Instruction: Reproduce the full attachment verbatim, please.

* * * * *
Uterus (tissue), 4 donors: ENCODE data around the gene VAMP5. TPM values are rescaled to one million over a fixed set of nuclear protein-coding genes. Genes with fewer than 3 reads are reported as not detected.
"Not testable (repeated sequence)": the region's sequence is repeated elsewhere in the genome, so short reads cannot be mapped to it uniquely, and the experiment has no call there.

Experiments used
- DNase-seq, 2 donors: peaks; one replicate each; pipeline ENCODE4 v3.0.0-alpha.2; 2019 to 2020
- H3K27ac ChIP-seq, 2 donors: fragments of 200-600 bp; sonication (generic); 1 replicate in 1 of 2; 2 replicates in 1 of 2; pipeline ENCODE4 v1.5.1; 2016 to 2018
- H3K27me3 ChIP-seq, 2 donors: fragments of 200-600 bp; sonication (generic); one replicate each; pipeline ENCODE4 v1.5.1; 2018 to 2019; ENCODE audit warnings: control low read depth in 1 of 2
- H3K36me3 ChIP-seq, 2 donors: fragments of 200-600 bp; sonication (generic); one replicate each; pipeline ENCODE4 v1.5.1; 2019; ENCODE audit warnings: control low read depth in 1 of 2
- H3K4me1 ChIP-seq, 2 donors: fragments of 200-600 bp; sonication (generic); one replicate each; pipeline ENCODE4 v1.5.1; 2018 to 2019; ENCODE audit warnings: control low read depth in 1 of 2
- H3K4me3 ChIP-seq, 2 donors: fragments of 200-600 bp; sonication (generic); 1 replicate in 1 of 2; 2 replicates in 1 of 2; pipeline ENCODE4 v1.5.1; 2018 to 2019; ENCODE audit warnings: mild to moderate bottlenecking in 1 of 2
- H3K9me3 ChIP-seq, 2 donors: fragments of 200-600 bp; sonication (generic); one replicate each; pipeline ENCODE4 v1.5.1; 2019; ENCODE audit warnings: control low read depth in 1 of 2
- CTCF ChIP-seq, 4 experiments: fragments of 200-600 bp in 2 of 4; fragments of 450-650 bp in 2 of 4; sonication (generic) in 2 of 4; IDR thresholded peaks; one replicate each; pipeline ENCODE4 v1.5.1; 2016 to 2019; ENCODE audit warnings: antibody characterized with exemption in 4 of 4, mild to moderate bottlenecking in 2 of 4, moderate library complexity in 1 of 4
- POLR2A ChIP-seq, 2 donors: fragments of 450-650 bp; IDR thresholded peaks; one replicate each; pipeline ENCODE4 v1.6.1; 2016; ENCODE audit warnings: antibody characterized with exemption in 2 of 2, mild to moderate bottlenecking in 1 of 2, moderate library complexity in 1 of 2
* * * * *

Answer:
Uterus (tissue), 4 donors: ENCODE data around the gene VAMP5. TPM values are rescaled to one million over a fixed set of nuclear protein-coding genes. Genes with fewer than 3 reads are reported as not detected.
"Not testable (repeated sequence)": the region's sequence is repeated elsewhere in the genome, so short reads cannot be mapped to it uniquely, and the experiment has no call there.

Experiments used
- DNase-seq, 2 donors: peaks; one replicate each; pipeline ENCODE4 v3.0.0-alpha.2; 2019 to 2020
- H3K27ac ChIP-seq, 2 donors: fragments of 200-600 bp; sonication (generic); 1 replicate in 1 of 2; 2 replicates in 1 of 2; pipeline ENCODE4 v1.5.1; 2016 to 2018
- H3K27me3 ChIP-seq, 2 donors: fragments of 200-600 bp; sonication (generic); one replicate each; pipeline ENCODE4 v1.5.1; 2018 to 2019; ENCODE audit warnings: control low read depth in 1 of 2
- H3K36me3 ChIP-seq, 2 donors: fragments of 200-600 bp; sonication (generic); one replicate each; pipeline ENCODE4 v1.5.1; 2019; ENCODE audit warnings: control low read depth in 1 of 2
- H3K4me1 ChIP-seq, 2 donors: fragments of 200-600 bp; sonication (generic); one replicate each; pipeline ENCODE4 v1.5.1; 2018 to 2019; ENCODE audit warnings: control low read depth in 1 of 2
- H3K4me3 ChIP-seq, 2 donors: fragments of 200-600 bp; sonication (generic); 1 replicate in 1 of 2; 2 replicates in 1 of 2; pipeline ENCODE4 v1.5.1; 2018 to 2019; ENCODE audit warnings: mild to moderate bottlenecking in 1 of 2
- H3K9me3 ChIP-seq, 2 donors: fragments of 200-600 bp; sonication (generic); one replicate each; pipeline ENCODE4 v1.5.1; 2019; ENCODE audit warnings: control low read depth in 1 of 2
- CTCF ChIP-seq, 4 experiments: fragments of 200-600 bp in 2 of 4; fragments of 450-650 bp in 2 of 4; sonication (generic) in 2 of 4; IDR thresholded peaks; one replicate each; pipeline ENCODE4 v1.5.1; 2016 to 2019; ENCODE audit warnings: antibody characterized with exemption in 4 of 4, mild to moderate bottlenecking in 2 of 4, moderate library complexity in 1 of 4
- POLR2A ChIP-seq, 2 donors: fragments of 450-650 bp; IDR thresholded peaks; one replicate each; pipeline ENCODE4 v1.6.1; 2016; ENCODE audit warnings: antibody characterized with exemption in 2 of 2, mild to moderate bottlenecking in 1 of 2, moderate library complexity in 1 of 2